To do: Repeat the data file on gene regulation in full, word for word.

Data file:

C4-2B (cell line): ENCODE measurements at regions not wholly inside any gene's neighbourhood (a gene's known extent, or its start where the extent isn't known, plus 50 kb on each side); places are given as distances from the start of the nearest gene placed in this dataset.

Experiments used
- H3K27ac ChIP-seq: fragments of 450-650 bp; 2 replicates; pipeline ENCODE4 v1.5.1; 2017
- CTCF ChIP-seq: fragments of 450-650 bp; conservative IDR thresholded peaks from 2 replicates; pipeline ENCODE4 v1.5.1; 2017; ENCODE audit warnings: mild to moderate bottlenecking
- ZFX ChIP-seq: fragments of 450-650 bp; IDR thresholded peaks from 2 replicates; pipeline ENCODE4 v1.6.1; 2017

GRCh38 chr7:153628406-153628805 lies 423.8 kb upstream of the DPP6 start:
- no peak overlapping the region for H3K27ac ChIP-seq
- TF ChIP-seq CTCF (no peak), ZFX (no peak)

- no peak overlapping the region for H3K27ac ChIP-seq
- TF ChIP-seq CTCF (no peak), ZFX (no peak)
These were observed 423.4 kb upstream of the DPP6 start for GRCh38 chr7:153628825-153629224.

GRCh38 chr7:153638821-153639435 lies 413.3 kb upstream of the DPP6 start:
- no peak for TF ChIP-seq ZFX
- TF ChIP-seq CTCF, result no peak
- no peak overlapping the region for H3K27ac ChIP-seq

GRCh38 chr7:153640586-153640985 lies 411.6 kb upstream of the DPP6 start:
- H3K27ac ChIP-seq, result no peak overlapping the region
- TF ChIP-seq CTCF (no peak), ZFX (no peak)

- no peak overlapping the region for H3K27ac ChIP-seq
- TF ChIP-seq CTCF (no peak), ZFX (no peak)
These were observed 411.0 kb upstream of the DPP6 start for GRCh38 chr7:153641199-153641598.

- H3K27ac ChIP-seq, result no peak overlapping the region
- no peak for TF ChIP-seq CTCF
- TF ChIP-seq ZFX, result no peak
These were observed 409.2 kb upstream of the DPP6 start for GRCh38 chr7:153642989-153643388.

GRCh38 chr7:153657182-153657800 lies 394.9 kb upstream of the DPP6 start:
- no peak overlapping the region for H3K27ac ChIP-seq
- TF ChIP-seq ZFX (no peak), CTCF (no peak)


C4-2B (cell line): ENCODE measurements at regions not wholly inside any gene's neighbourhood (a gene's known extent, or its start where the extent isn't known, plus 50 kb on each side); places are given as distances from the start of the nearest gene placed in this dataset.

Experiments used
- H3K27ac ChIP-seq: fragments of 450-650 bp; 2 replicates; pipeline ENCODE4 v1.5.1; 2017
- CTCF ChIP-seq: fragments of 450-650 bp; conservative IDR thresholded peaks from 2 replicates; pipeline ENCODE4 v1.5.1; 2017; ENCODE audit warnings: mild to moderate bottlenecking
- ZFX ChIP-seq: fragments of 450-650 bp; IDR thresholded peaks from 2 replicates; pipeline ENCODE4 v1.6.1; 2017

GRCh38 chr7:153628406-153628805 lies 423.8 kb upstream of the DPP6 start:
- no peak overlapping the region for H3K27ac ChIP-seq
- TF ChIP-seq CTCF (no peak), ZFX (no peak)

- no peak overlapping the region for H3K27ac ChIP-seq
- TF ChIP-seq CTCF (no peak), ZFX (no peak)
These were observed 423.4 kb upstream of the DPP6 start for GRCh38 chr7:153628825-153629224.

GRCh38 chr7:153638821-153639435 lies 413.3 kb upstream of the DPP6 start:
- no peak for TF ChIP-seq ZFX
- TF ChIP-seq CTCF, result no peak
- no peak overlapping the region for H3K27ac ChIP-seq

GRCh38 chr7:153640586-153640985 lies 411.6 kb upstream of the DPP6 start:
- H3K27ac ChIP-seq, result no peak overlapping the region
- TF ChIP-seq CTCF (no peak), ZFX (no peak)

- no peak overlapping the region for H3K27ac ChIP-seq
- TF ChIP-seq CTCF (no peak), ZFX (no peak)
These were observed 411.0 kb upstream of the DPP6 start for GRCh38 chr7:153641199-153641598.

- H3K27ac ChIP-seq, result no peak overlapping the region
- no peak for TF ChIP-seq CTCF
- TF ChIP-seq ZFX, result no peak
These were observed 409.2 kb upstream of the DPP6 start for GRCh38 chr7:153642989-153643388.

GRCh38 chr7:153657182-153657800 lies 394.9 kb upstream of the DPP6 start:
- no peak overlapping the region for H3K27ac ChIP-seq
- TF ChIP-seq ZFX (no peak), CTCF (no peak)